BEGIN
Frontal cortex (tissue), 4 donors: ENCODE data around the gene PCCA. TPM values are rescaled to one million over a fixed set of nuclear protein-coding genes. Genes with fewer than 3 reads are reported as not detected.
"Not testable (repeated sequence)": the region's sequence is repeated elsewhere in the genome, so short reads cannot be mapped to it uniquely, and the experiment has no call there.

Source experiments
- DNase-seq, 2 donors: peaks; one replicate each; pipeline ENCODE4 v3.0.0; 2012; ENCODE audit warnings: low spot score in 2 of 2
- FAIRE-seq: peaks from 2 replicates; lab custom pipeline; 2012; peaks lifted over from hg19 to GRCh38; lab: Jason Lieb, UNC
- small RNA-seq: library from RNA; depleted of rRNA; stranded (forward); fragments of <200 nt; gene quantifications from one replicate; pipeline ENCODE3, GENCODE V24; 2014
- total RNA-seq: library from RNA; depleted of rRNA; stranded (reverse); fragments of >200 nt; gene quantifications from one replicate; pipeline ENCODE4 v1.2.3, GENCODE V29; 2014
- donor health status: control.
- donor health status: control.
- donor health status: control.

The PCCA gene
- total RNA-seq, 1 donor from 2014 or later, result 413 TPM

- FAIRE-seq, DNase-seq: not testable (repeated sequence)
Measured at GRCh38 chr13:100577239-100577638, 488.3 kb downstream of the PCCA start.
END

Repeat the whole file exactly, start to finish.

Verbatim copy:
Frontal cortex (tissue), 4 donors: ENCODE data around the gene PCCA. TPM values are rescaled to one million over a fixed set of nuclear protein-coding genes. Genes with fewer than 3 reads are reported as not detected.
"Not testable (repeated sequence)": the region's sequence is repeated elsewhere in the genome, so short reads cannot be mapped to it uniquely, and the experiment has no call there.

Source experiments
- DNase-seq, 2 donors: peaks; one replicate each; pipeline ENCODE4 v3.0.0; 2012; ENCODE audit warnings: low spot score in 2 of 2
- FAIRE-seq: peaks from 2 replicates; lab custom pipeline; 2012; peaks lifted over from hg19 to GRCh38; lab: Jason Lieb, UNC
- small RNA-seq: library from RNA; depleted of rRNA; stranded (forward); fragments of <200 nt; gene quantifications from one replicate; pipeline ENCODE3, GENCODE V24; 2014
- total RNA-seq: library from RNA; depleted of rRNA; stranded (reverse); fragments of >200 nt; gene quantifications from one replicate; pipeline ENCODE4 v1.2.3, GENCODE V29; 2014
- donor health status: control.
- donor health status: control.
- donor health status: control.

The PCCA gene
- total RNA-seq, 1 donor from 2014 or later, result 413 TPM

- FAIRE-seq, DNase-seq: not testable (repeated sequence)
Measured at GRCh38 chr13:100577239-100577638, 488.3 kb downstream of the PCCA start.